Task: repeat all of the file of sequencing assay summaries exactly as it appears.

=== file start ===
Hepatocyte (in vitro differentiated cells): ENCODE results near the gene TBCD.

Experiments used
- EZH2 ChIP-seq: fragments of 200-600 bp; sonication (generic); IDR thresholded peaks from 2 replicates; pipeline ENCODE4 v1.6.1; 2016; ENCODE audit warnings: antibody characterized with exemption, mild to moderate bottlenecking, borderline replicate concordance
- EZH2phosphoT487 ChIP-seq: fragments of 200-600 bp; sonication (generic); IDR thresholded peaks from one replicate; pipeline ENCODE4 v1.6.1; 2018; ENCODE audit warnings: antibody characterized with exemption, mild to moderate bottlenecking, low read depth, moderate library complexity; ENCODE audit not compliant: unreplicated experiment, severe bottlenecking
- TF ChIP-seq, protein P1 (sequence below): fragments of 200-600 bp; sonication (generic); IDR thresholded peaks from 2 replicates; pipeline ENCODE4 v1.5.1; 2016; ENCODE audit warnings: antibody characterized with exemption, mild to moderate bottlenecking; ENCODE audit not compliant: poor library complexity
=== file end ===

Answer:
Hepatocyte (in vitro differentiated cells): ENCODE results near the gene TBCD.

Experiments used
- EZH2 ChIP-seq: fragments of 200-600 bp; sonication (generic); IDR thresholded peaks from 2 replicates; pipeline ENCODE4 v1.6.1; 2016; ENCODE audit warnings: antibody characterized with exemption, mild to moderate bottlenecking, borderline replicate concordance
- EZH2phosphoT487 ChIP-seq: fragments of 200-600 bp; sonication (generic); IDR thresholded peaks from one replicate; pipeline ENCODE4 v1.6.1; 2018; ENCODE audit warnings: antibody characterized with exemption, mild to moderate bottlenecking, low read depth, moderate library complexity; ENCODE audit not compliant: unreplicated experiment, severe bottlenecking
- TF ChIP-seq, protein P1 (sequence below): fragments of 200-600 bp; sonication (generic); IDR thresholded peaks from 2 replicates; pipeline ENCODE4 v1.5.1; 2016; ENCODE audit warnings: antibody characterized with exemption, mild to moderate bottlenecking; ENCODE audit not compliant: poor library complexity